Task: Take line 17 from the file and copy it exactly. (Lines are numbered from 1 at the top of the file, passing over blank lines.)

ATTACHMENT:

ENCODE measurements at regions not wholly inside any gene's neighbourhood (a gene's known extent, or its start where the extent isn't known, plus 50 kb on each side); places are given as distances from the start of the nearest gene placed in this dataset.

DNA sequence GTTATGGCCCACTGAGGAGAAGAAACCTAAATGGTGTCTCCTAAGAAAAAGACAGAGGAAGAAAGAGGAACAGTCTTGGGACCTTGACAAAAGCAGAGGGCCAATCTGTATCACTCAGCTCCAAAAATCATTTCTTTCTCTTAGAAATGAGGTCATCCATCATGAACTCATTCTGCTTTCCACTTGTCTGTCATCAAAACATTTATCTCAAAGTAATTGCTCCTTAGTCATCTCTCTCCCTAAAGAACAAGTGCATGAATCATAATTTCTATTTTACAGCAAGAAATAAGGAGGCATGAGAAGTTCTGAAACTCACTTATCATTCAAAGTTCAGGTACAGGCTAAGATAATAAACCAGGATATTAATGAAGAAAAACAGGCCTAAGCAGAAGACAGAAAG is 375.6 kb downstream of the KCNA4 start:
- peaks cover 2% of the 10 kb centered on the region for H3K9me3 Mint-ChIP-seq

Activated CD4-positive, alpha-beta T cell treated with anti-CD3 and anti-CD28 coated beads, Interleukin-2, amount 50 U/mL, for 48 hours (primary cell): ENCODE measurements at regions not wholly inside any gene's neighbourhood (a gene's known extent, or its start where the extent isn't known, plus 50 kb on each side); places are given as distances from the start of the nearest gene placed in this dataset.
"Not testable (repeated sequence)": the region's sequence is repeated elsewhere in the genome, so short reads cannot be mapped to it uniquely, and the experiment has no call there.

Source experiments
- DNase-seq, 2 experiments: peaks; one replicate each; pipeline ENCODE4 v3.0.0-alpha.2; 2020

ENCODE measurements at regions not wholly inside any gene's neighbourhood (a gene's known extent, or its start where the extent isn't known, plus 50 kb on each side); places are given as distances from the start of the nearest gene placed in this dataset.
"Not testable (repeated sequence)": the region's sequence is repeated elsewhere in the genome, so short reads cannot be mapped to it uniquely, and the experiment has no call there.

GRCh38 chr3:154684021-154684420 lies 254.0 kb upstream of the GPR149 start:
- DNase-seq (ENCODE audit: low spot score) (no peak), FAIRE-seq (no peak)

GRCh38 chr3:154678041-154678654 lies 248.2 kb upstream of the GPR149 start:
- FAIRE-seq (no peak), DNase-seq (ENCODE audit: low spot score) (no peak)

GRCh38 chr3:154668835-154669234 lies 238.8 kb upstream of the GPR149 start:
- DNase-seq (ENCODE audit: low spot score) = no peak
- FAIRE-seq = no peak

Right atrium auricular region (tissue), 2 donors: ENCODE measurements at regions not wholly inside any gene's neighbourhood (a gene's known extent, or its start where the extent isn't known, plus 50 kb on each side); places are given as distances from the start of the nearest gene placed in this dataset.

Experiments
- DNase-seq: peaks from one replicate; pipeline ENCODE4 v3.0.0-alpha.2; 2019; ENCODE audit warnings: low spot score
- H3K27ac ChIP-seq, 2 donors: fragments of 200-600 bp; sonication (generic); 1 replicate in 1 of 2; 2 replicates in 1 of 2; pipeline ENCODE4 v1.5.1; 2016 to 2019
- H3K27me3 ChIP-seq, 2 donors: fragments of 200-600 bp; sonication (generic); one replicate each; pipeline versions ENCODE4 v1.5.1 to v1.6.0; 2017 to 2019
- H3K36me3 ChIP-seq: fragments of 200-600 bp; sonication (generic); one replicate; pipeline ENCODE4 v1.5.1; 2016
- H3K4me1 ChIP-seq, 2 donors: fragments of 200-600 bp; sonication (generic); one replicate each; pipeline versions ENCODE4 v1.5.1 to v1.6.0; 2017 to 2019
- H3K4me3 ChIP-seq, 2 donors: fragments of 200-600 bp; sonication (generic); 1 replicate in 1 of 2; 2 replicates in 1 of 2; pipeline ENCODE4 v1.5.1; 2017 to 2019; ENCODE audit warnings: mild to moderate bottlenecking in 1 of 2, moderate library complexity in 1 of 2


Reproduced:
Right atrium auricular region (tissue), 2 donors: ENCODE measurements at regions not wholly inside any gene's neighbourhood (a gene's known extent, or its start where the extent isn't known, plus 50 kb on each side); places are given as distances from the start of the nearest gene placed in this dataset.